Where do things stand? Progress bringing either American home has been hard to come by. A senior Biden administration official told CNN Thursday that there has been “movement but not breakthrough” in the talks. The official said Russia is making demands the state department can't deliver on.

1:54 a.m. ET, September 16, 2022

Mass burial site found in Izium after Russian forces fled the city, Zelensky says

From CNN's Jonny Hallam and Yulia Kesaieva

A Ukrainian serviceman uses a metal detector to inspect a mass grave in the recently retaken area of Izium, Ukraine,on Thursday, September 15.
A Ukrainian serviceman uses a metal detector to inspect a mass grave in the recently retaken area of Izium, Ukraine,on Thursday, September 15. (Evgeniy Maloletka/AP)

President Volodymyr Zelensky said on Thursday a mass burial site has been discovered in the Ukrainian city of Izium after the area was recaptured last weekend from Russian forces.

"In Izium, Kharkiv region, a mass burial of people was found. The necessary procedural actions have already started there, more information — clear and verified — should be available tomorrow," Zelensky said in his nightly address.

He added that Ukrainian and international journalists will visit Izium Friday to see what they have uncovered.

We want the world to know what is really happening and what the Russian occupation has led to," Zelensky said. 

"Bucha, Mariupol and now, unfortunately, Izium... Russia leaves death everywhere. And must be responsible for it. The world must hold Russia to real responsibility for this war. We will do everything for this," he added.

2:20 p.m. ET, September 16, 2022

Putin concedes China has "questions and concerns" over Russia's faltering invasion of Ukraine

From CNN's Nectar Gan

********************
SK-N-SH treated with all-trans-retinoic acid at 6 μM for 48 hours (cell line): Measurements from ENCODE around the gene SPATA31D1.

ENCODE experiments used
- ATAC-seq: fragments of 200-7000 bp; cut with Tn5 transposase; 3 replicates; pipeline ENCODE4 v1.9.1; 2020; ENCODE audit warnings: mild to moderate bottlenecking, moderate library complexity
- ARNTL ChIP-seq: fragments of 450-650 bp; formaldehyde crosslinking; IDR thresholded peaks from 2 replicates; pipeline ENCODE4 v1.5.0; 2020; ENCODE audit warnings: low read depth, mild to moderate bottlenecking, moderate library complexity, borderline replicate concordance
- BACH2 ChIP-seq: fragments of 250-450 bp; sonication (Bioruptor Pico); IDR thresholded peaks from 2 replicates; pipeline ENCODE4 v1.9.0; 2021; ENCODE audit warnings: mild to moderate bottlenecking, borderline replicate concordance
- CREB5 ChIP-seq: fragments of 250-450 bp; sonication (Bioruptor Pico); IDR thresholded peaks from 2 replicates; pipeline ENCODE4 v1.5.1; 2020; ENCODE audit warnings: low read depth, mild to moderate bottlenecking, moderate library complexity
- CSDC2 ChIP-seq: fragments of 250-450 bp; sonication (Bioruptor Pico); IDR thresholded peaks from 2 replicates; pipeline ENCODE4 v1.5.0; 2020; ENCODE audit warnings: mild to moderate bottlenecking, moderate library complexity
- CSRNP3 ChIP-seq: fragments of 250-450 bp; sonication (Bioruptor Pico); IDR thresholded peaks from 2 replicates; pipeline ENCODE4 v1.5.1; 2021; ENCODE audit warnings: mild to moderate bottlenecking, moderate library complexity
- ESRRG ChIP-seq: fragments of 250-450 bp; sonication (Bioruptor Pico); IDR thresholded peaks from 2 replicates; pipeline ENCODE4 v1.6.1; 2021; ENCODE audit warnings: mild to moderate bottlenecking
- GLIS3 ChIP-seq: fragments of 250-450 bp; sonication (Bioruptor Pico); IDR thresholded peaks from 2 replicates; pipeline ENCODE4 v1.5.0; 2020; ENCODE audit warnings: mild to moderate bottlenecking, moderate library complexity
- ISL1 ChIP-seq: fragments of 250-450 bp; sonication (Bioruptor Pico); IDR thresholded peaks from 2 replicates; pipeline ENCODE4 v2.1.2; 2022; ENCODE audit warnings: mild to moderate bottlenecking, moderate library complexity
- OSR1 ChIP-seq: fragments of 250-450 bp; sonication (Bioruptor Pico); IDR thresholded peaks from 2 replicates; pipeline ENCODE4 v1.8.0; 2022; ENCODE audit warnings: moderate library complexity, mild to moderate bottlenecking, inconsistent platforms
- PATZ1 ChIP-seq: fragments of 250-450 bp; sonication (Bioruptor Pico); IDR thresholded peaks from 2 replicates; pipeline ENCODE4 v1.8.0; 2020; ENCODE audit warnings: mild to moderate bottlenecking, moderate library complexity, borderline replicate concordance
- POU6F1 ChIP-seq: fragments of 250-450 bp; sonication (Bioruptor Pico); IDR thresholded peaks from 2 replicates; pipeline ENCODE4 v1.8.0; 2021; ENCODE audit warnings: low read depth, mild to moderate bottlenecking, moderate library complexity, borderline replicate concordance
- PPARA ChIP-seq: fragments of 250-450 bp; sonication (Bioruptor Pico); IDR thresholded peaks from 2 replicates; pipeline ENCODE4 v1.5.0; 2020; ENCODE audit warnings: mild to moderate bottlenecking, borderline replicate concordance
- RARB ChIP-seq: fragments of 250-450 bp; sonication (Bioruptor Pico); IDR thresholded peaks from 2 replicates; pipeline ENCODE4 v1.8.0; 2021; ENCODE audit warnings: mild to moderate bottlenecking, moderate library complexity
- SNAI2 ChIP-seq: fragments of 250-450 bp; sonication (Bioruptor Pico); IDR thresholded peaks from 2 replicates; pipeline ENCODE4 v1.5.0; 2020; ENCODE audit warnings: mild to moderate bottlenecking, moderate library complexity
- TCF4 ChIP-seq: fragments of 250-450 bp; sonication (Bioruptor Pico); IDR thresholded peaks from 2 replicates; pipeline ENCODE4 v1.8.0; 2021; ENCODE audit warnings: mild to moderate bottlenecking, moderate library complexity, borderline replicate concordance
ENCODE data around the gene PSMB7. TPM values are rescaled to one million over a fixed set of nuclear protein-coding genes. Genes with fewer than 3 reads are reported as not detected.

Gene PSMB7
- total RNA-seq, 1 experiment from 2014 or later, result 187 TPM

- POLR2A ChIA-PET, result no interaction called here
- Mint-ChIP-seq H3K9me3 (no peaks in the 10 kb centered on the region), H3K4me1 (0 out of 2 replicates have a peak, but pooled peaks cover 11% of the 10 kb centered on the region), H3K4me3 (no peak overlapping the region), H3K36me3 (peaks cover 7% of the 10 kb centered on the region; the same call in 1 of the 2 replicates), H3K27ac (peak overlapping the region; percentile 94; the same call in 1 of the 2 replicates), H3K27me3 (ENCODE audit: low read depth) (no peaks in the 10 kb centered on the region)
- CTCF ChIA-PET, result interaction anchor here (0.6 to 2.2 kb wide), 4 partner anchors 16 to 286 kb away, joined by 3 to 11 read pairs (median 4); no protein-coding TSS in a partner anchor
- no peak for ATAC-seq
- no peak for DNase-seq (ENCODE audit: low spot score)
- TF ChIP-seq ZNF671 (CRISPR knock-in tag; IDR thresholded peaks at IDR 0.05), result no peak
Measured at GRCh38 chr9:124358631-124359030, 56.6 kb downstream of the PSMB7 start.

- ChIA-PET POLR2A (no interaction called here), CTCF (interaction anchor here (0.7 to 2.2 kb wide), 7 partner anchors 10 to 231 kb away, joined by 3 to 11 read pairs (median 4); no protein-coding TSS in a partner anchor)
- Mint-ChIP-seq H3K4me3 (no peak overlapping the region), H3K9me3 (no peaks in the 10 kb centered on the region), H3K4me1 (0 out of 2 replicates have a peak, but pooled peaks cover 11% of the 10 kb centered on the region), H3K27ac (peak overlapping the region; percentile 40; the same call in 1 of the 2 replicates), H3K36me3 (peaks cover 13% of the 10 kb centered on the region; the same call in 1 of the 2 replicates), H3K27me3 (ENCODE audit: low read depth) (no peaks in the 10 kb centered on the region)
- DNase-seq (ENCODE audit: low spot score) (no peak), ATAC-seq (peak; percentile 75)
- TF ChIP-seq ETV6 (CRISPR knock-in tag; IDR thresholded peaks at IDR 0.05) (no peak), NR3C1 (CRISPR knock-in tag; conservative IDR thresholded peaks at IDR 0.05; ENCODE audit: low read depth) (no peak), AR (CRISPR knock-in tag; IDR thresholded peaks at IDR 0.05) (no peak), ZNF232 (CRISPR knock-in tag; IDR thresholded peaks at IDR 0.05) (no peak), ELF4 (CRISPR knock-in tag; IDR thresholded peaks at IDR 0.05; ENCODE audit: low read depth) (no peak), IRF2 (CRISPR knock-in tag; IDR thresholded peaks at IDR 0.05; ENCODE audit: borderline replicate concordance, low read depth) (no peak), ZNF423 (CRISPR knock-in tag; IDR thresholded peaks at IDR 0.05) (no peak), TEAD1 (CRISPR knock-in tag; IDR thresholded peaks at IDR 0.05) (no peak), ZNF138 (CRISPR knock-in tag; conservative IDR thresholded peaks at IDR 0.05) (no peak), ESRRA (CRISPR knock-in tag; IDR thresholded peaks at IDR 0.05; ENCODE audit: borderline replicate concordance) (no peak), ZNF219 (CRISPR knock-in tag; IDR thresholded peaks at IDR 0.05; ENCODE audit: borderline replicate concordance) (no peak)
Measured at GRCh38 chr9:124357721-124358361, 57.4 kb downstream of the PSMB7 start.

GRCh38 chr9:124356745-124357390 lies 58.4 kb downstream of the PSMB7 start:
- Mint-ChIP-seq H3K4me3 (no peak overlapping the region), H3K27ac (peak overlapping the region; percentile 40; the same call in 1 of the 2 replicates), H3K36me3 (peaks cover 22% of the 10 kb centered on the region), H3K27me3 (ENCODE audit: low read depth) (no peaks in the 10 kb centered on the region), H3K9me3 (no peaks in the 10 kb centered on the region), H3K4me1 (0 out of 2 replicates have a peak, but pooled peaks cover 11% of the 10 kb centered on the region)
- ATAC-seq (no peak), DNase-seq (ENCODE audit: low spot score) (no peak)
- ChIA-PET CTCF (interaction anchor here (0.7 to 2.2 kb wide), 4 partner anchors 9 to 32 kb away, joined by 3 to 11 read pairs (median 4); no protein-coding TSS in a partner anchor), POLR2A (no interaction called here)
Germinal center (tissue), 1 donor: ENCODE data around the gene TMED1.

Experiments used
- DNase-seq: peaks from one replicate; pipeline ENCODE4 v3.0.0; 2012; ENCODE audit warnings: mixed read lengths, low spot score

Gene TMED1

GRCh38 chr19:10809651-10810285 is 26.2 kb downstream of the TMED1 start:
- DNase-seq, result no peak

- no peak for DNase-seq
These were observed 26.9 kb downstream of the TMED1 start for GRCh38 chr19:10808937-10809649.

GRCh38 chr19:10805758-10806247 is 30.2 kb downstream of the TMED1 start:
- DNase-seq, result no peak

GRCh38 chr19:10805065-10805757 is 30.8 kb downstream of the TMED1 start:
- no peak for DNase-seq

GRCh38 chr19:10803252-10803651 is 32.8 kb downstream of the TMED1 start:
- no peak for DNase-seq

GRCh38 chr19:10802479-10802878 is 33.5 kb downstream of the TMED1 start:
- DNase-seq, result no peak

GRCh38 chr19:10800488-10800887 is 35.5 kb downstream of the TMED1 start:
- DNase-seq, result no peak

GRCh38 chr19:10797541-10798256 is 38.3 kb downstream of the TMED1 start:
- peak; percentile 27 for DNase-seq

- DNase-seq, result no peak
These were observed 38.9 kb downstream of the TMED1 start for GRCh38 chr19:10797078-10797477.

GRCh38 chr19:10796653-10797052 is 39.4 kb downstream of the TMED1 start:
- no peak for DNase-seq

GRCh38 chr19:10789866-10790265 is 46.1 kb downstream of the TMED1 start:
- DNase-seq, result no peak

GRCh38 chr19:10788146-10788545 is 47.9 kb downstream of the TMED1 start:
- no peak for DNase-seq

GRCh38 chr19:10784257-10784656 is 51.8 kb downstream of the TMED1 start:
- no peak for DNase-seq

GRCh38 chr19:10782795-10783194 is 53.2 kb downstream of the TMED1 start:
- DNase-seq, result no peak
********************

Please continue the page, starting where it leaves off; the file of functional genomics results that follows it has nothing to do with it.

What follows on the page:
Russian President Vladimir Putin speaks with Chinese President Xi Jinping during a meeting on the sidelines of the Shanghai Cooperation Organization (SCO) summit in Samarkand, Uzbekistan on September 15.
Russian President Vladimir Putin speaks with Chinese President Xi Jinping during a meeting on the sidelines of the Shanghai Cooperation Organization (SCO) summit in Samarkand, Uzbekistan on September 15. (Alexandr Demyanchuk/Sputnik/Kremlin Pool/AP)

Russian President Vladimir Putin on Thursday praised China's "balanced position" on the Ukraine war, though he conceded Beijing had "questions and concerns" over the invasion, in what appeared to be a veiled admission of their diverging views over the protracted military assault.

Putin made the comments when meeting Chinese leader Xi Jinping in person for the first time since the invasion at a regional summit in Uzbekistan, days after Russia suffered a series of major military setbacks in Ukraine. Russian troops are retreating en mass, having lost more territory in a week than they captured in five months.

China has so far refused to outright condemn Russia's unprovoked attack on Ukraine while stepping up economic assistance to its neighbor, boosting bilateral trade to record levels in a boon to Russian business amid Western sanctions.

"We highly appreciate the balanced position of our Chinese friends in connection with the Ukrainian crisis. We understand your questions and concerns in this regard," Putin said in an opening speech at the meeting. "During today's meeting, of course, we will explain in detail our position on this issue, although we have spoken about this before."

Xi said China would "work with Russia to extend strong mutual support on issues concerning each other's core interests" and "play a leading role in injecting stability and positive energy into a world of change and disorder," according to a readout from the meeting provided by the Chinese Ministry of Foreign Affairs. 

Xi also said he appreciated "Russia's adherence to the one-China principle and stressed that Taiwan is a part of China."

The two authoritarian leaders have emerged as close partners in recent years, propelled by growing conflict with the West and a strong personal bond. 

Read more